• 4 minute Read

Trump’s Wall Is Not Only Un-American. It’s A Bad Deal For America

The proposed wall would amount to a spectacular land and resource giveaway. As Trump himself would say, that’s a big loser.

Trump’s Wall Is Not Only Un-American. It’s A Bad Deal For America
[Photo: benkrut/iStock]

President Trump’s renewed push, in his chaotic first 100 days, for a gigantic border wall with Mexico violates our “democratic” values. But the sadder fact about his proposal is that its moral shortcomings, which are historic in scope, actually pale in comparison to its practical implications, should it proceed. Plainly put: The proposed wall is simply an atrocious idea on paper, even if you strip away the repugnant ideologies and fear driving it.

In stark business terms: This is a “bad deal.” And it’s an especially bad one—coming from the self-proclaimed master of the “Art of the Deal”—for Texas. We share a 1,989-mile border with Mexico; of that tract, 1,254 miles of it is in the great state of Texas. Now let’s put aside for the moment the construction budget numbers being thrown around ($14 billion), since at this point they have a largely fictitious, pulled-out-of-their-ass feel to them. Fourteen billion dollars for a “big beautiful wall” 2,000 miles long? That number is about as credible as a diploma from Trump University. And it may be why the border wall push was immediately followed up a day later by a proposed 20% tariff on Mexico goods (like groceries, sold at your local Costco, which would grossly impact the poor and middle class). That appears to be the president’s plan for how he’ll get Mexico to pay for the wall: by spiking prices for Mexican goods and food north of the border. A classic bait and switch.

But a wall of this size is not a political abstraction. It is a massive physical object, a huge planning and construction project. And if you think a border wall is a brutally simple undertaking (as a construction typology, it ain’t the Guggenheim Bilbao), then you probably aren’t familiar with the nature of the Texas-Mexico border. Only about 100 miles of that divide even involves a fence (which would be relatively cheap to reinforce). For more than 1,100 miles—roughly the equivalent of the flying distance between New York City and Miami—the border between Mexico and Texas is the Rio Grande River.

Building a wall that somehow navigated the river and the border would be fiendishly difficult and ultimately a clumsy act of engineering. Edward Mazria, founder of Architecture 2030 and a brilliant strategic thinker, explains: “A border wall and access road would have to be built on the U.S. side of the river, outside the floodplain. Because the Rio Grande twists and snakes through the region, even more dramatically in places than the Mississippi, the wall in some locations would be miles from the river, and not follow the actual border.”

The river has been dammed in several places and diverted for agriculture. So, in a sense, it is not a single river, but a series of different river conditions. Those would inevitably complicate the construction of a monolithic wall. In fact, a giant wall does not seem even remotely practical. But let’s take the president at his word. He wants to deliver on one of his signature campaign promises and build a physical wall separating the United States and Mexico. What are the implications of that?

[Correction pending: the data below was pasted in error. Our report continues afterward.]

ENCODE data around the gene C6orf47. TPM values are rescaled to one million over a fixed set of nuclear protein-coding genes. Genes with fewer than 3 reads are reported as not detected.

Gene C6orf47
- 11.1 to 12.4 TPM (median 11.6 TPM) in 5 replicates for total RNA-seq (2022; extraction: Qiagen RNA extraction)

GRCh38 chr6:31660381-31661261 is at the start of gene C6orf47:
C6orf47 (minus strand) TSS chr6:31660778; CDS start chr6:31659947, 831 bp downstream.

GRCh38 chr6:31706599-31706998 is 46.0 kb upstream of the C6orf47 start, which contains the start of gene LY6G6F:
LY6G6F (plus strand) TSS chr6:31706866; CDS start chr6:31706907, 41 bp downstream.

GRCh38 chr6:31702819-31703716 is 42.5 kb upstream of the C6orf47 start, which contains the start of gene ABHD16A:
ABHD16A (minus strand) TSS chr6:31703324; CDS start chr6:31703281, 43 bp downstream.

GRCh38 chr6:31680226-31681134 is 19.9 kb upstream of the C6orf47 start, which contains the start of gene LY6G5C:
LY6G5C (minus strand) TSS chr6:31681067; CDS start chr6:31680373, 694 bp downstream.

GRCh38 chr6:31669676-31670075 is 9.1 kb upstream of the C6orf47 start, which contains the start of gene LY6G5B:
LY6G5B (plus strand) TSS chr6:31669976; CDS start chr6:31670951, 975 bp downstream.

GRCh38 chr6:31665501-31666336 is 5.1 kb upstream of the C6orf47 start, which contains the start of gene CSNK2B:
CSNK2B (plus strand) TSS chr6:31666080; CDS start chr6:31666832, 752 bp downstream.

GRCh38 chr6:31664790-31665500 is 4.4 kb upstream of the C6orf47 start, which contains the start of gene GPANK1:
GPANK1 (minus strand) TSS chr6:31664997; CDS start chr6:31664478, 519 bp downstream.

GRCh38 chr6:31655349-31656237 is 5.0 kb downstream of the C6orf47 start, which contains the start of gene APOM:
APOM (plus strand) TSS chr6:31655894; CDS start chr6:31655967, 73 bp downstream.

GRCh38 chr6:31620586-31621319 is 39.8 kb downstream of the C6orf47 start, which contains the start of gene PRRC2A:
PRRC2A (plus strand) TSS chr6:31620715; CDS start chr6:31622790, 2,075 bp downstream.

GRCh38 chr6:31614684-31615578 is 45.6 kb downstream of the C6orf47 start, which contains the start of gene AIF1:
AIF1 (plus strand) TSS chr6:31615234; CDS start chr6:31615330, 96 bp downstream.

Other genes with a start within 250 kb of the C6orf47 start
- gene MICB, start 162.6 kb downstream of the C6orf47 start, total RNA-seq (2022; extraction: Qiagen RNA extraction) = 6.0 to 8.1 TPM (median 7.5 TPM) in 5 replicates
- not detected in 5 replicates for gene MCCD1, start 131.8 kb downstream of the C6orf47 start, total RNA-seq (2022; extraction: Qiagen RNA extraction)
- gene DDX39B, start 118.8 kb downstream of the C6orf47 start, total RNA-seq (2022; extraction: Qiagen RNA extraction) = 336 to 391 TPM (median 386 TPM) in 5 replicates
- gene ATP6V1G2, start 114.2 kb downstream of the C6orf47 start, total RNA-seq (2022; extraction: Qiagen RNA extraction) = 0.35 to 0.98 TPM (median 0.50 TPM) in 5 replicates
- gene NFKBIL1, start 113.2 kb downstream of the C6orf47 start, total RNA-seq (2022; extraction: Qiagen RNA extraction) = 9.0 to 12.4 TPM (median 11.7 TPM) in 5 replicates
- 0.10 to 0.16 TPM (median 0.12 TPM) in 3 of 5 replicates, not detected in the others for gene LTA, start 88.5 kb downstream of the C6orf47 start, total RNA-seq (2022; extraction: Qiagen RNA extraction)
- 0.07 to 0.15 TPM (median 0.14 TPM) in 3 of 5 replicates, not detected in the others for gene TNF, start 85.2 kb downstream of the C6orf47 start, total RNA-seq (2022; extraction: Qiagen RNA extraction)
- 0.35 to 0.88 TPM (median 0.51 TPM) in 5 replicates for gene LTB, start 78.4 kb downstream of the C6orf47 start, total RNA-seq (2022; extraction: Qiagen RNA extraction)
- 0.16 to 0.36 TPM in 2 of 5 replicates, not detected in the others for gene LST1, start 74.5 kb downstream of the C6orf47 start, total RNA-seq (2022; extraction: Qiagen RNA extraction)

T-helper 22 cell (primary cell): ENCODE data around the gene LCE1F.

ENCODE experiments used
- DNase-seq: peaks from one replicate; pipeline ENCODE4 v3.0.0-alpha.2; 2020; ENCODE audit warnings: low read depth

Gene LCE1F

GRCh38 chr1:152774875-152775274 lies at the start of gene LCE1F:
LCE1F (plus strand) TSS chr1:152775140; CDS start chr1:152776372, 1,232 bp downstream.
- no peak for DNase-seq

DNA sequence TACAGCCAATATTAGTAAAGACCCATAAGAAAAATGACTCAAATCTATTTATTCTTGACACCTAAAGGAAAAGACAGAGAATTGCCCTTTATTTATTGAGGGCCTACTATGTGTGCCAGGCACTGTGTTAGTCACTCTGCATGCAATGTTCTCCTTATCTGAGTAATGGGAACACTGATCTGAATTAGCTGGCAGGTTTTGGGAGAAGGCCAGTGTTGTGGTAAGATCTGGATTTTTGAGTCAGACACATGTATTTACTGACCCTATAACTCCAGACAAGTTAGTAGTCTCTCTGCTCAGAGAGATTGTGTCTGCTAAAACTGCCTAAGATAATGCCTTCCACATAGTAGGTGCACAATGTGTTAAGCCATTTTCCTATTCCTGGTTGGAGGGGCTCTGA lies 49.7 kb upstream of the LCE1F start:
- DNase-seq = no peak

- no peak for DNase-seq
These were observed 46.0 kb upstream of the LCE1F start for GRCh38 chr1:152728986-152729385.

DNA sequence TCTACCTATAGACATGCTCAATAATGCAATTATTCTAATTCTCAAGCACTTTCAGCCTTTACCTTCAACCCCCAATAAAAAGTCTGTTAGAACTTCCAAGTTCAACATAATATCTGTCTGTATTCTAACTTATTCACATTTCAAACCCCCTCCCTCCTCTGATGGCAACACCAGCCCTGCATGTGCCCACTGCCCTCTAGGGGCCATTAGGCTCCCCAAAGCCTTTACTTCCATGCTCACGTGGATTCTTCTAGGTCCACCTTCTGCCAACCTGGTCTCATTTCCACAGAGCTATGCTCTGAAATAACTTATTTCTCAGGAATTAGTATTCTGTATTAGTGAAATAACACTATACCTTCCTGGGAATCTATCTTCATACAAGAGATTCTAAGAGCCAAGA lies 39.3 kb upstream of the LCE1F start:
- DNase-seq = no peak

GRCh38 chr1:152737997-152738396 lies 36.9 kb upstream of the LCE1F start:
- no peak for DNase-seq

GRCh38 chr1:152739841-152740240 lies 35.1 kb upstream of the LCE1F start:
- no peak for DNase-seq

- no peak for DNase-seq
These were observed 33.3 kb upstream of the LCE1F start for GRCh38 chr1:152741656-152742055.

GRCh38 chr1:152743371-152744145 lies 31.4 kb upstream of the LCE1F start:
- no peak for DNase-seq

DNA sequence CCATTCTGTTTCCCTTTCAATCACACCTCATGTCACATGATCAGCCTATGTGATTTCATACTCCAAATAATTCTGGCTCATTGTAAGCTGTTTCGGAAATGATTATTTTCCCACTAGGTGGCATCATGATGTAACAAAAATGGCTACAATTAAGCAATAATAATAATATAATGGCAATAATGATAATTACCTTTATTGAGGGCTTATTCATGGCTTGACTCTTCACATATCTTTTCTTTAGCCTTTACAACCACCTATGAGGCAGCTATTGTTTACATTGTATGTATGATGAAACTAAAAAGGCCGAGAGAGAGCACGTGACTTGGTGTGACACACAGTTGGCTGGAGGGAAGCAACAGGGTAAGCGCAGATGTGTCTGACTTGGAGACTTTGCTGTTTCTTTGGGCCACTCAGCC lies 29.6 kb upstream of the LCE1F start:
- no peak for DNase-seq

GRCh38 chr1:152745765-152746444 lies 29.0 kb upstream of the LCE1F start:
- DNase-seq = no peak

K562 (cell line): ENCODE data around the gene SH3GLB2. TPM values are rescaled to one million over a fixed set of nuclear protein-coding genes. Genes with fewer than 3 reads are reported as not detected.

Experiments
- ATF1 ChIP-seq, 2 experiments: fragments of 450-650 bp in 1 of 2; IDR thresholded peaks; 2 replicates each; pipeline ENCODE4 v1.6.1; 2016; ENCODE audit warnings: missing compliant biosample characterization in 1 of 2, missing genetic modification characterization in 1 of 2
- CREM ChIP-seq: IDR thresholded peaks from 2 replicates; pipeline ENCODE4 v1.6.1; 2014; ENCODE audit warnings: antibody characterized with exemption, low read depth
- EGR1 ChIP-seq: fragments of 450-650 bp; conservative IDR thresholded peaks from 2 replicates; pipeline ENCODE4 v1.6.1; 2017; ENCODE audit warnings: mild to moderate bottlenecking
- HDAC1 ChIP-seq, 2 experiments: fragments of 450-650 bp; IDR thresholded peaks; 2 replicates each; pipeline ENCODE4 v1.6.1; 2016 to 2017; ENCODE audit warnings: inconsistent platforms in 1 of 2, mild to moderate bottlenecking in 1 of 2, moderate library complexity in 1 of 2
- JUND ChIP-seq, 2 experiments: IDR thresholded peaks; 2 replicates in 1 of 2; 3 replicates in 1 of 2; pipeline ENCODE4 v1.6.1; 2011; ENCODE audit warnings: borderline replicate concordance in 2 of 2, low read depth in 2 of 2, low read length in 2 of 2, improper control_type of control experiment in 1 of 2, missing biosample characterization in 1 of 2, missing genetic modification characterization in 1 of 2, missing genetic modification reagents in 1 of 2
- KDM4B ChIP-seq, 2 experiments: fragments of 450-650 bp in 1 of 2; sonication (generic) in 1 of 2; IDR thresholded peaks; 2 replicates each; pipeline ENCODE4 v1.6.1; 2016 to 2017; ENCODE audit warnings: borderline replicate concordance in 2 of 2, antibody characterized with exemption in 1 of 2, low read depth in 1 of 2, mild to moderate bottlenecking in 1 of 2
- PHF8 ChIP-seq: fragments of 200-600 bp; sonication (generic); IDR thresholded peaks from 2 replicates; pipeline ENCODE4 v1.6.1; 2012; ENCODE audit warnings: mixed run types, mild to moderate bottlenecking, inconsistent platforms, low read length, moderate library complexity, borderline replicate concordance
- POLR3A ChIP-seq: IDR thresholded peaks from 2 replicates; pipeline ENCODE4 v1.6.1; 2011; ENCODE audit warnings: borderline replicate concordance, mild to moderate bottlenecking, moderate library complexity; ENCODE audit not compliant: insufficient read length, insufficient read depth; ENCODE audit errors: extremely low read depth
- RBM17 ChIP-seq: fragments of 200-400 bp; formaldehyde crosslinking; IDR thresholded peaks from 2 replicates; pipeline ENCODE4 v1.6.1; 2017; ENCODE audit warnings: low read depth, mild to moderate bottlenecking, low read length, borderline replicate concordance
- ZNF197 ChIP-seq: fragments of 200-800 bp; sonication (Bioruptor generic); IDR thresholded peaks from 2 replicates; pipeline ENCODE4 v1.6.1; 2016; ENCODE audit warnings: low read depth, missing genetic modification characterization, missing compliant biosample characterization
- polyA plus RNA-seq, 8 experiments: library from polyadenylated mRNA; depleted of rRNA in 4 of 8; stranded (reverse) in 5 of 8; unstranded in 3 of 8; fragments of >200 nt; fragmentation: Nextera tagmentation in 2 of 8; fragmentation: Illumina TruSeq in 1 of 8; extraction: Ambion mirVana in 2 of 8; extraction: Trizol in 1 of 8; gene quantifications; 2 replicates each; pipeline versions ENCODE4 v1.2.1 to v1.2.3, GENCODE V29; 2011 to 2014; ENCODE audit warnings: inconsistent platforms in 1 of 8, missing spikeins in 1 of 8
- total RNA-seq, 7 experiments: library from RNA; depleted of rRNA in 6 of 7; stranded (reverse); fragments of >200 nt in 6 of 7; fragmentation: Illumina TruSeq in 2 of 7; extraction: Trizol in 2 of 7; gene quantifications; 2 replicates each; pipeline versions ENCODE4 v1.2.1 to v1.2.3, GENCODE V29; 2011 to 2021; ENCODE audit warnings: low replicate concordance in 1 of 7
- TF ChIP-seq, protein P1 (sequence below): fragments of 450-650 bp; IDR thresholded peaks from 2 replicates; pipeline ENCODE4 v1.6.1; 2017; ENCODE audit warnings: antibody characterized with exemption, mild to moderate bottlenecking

They’re bad for us (the United States of America) and terrible for our fellow citizens in Texas. “The wall would cut the entire state of Texas off from the Rio Grande River and essentially cede access to the river and its reservoirs, and all of the land from the river to the wall, to Mexico,” Mazria says. “How much land might that be? If the average width of land from the river to the wall were one mile, it would equal an area roughly the size of Rhode Island. And this would happen in a hot, semi-arid region, expected to get hotter and drier with climate change, where water is a precious resource.” That sounds to me like a huge land and resource giveaway.

The wall is likely have catastrophic environmental consequences as well. “It would disrupt animal migration corridors along the Rio Grande border, isolate animal populations, fragment and decimate wildlife habitats, and ultimately threaten one of the most biodiverse areas in the United States,” Mazria says.

This president appears ready to wage war on environmentalists, starting with the EPA, so those complaints are likely to fall on deaf ears. Still, it’s possible to put the enormity of this folly into a business context (the only one his administration seems to understand). According to a report (PDF) by Texas A&M, prepared for the state of Texas, wildlife tourism accounted for an economic impact of just over $300 million in 2011. The proposed wall would wreak havoc on these businesses up and down the river, on both sides of the border.

It would also put to an end to the biggest economic driver of all: daily shopping. Mayor Jim Darling of McAllen, Texas, estimates that Mexican nationals spend more than $1.3 billion annually in his community alone. Multiply that by dozens and dozens of towns along the entire 2,000-mile length of the border, and you have a number that starts to approach the cost of the project itself. Over time, the long-term, negative impact of the wall would easily outstrip several times over the initial cost of building it. In the immortal words of the president, that’s a “big loser.”

Yes, to us, the wall is indeed racist, xenophobic, and driven by irrational fears. But to some of the more hard-headed Americans, including a lot of the president’s supporters, the proposed wall may be something even worse: a boondoggle of epic proportions.

About the author

Martin C. Pedersen is a New Orleans-based design and architecture writer and editor.